One Example

Clog free

Love: a true story

It was a love story, as in part some of this is captured elsewhere. When I have to repeat a story over, more than once or twice, I always figure it is worth committing to print.

Way it happened, in the corridors of my mind, down that long hallway of time, I had these two friends.

Old Austin days.

One male, one female. I introduced them, or they met through me, whatever. Her sign? It was a stop sign, and I didn’t have what it took, but my more manly buddy, not named “bubba,” but thank you, he had “it,” whatever it was. He wooed her, won her, and then, there was the logical procession.

One evening, just my buddy and me, we were sitting around, I think he was noodling on a guitar, I’m not sure, not really a musician, but willing to experiment, from my recollections.

As guys are, just me and him, he was toying with a blues riff, and then, in a quiet and indirect manner, “You know, I really love that girl, and I could easily see spending my life with her.”

One Example

Guys, in the cool of the summer eve’s, quiet time, maybe a radio or similar sound source, quietly playing, the gentle riffing of the chorus and lingering bluesman notes, all in the quiet light of a cathode ray monitor (long time ago).

Good buddy, some charm, perhaps some Virgo?

I always like the Virgo guys.

So we’ll bounce forward in time, just a few days, from the quiet night with the gentle strains of music wafting up in the atmosphere to a more determined pace. Ran into the now-former girlfriend of my friend, the person he could see spending his life with, right? Following this closely despite misplaced pointers?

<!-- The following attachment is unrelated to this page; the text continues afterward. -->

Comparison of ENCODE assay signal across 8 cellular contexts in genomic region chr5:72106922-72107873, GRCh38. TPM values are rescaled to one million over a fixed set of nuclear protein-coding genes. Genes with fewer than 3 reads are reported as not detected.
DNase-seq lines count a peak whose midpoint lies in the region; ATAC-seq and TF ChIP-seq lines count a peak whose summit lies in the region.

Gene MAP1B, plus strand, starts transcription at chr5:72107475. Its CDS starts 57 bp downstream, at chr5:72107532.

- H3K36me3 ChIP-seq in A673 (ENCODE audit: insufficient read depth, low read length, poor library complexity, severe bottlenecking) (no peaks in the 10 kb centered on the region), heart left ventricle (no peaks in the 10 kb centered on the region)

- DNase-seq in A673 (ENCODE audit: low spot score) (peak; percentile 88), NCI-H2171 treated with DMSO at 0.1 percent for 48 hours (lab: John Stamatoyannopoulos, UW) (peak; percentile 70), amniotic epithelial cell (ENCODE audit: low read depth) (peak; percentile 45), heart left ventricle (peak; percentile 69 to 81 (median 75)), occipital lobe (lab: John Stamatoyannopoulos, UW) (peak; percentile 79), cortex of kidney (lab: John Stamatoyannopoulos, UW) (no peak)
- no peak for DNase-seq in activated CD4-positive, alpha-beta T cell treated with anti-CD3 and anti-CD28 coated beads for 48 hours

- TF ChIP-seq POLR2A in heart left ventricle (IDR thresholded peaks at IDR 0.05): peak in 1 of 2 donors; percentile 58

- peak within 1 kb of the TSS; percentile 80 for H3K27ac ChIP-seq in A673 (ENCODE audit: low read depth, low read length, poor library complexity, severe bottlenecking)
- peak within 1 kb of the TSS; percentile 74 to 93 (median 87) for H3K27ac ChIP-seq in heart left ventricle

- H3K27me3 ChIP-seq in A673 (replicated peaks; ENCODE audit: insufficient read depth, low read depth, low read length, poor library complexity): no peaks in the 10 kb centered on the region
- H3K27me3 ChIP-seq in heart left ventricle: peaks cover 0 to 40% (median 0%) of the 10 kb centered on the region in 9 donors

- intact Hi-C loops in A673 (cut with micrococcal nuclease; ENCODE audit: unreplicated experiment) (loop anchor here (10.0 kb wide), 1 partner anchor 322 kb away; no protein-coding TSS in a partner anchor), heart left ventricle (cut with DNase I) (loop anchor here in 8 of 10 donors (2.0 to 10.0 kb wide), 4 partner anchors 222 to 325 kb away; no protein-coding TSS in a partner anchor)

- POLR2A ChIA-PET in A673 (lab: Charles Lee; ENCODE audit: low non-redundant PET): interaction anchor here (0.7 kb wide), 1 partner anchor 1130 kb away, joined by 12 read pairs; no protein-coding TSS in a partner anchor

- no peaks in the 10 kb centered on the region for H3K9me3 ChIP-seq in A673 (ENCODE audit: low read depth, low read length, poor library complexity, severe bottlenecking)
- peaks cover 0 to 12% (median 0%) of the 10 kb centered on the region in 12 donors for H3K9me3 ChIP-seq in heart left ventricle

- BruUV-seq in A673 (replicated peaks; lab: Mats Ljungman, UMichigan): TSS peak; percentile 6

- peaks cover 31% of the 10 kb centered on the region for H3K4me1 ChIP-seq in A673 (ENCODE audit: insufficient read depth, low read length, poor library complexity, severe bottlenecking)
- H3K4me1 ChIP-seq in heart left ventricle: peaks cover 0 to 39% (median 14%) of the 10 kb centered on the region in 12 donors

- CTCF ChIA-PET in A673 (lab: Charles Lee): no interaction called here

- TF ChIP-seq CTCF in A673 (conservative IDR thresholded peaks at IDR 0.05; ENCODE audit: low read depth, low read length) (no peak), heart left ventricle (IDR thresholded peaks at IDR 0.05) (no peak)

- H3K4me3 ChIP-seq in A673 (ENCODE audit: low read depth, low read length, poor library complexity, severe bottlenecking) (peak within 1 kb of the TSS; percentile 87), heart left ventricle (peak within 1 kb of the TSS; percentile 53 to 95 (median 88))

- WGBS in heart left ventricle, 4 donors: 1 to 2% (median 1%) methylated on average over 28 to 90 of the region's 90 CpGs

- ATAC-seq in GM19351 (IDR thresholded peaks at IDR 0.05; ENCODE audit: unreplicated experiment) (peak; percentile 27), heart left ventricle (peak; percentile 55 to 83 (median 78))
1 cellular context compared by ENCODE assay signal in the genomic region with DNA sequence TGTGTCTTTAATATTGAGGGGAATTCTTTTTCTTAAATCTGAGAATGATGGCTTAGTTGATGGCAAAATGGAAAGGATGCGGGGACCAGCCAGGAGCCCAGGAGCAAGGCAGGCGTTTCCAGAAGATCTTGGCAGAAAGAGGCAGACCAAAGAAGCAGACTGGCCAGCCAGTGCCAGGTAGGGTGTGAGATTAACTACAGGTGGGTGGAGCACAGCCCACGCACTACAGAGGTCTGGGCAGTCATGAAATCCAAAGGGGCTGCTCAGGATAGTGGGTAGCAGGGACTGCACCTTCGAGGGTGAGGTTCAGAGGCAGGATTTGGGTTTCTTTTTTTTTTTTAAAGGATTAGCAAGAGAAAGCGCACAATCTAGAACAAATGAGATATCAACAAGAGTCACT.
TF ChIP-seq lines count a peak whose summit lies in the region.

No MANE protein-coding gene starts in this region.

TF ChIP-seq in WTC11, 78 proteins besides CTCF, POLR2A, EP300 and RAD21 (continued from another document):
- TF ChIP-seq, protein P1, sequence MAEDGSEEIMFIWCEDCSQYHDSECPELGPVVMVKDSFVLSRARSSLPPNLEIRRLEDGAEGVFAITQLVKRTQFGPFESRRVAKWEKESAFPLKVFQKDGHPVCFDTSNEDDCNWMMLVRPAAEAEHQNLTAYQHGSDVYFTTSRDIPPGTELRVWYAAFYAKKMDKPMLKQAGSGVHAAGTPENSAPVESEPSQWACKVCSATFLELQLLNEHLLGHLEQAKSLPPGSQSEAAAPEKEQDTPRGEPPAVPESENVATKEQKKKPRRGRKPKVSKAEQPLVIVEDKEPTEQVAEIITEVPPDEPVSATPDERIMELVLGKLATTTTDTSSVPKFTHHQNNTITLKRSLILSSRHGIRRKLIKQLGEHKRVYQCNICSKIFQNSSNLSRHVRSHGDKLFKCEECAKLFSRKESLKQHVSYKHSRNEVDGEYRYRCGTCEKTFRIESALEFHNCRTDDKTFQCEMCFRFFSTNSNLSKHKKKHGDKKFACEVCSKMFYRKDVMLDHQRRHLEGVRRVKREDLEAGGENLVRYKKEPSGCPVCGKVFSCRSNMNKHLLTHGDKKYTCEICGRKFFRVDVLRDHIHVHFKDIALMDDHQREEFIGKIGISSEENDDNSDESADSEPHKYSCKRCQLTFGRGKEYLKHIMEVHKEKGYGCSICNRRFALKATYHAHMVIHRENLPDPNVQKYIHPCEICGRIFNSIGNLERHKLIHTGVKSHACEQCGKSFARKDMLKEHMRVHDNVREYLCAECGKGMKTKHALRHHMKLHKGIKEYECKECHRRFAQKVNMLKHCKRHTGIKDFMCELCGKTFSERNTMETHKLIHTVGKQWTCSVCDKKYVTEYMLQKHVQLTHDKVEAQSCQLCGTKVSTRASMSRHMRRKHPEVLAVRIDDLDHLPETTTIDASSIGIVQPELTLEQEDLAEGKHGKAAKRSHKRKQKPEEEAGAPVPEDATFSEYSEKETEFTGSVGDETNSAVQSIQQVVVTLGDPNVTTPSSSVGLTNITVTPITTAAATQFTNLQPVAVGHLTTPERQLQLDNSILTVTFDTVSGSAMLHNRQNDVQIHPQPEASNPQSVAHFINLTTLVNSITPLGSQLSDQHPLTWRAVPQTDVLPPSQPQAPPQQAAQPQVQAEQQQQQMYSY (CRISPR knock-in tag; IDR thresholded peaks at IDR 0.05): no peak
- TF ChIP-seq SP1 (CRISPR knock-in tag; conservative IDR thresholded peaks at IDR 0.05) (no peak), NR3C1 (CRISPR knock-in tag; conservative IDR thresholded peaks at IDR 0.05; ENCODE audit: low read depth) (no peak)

Love: a true story

She had a few, rather well-chosen words, not suitable for a family publication, about my buddy, his parents, and what she thought of his recent actions. Several comments about his mother, if I recall.

“You know what YOUR FRIEND suggested?”

Inflection and intonation was pointed, implied, this was clearly my fault, for the introduction, blessings, whatever.

“He said we could save money if we moved in together.”

Subsequent conversation, I was certainly persona non grata for a period of time, by virtue of common ground with both aggrieved parties.

The problem at hand? It was his way of asking, and explaining how he felt, “We could save money if we moved in together,” rather than what he very plaintively told me, “She’s the love my life, my future wife, mother of my children, and I want to watch as she gracefully ages while growing more beautiful every passing day.”

This apocryphal tale, it has a couple of reminders in it, some for us hapless males, or male-types — not gender specific — OK? But the hapless types, “We could save some money if we moved in together,” is a long, long way from “I love you and I feel like we should spend our lives together, forever and ever.”

I’d like to say I learn from mistakes of others, and I will admit I gleaned some degree of discretion, but not always. “Your mileage may vary.”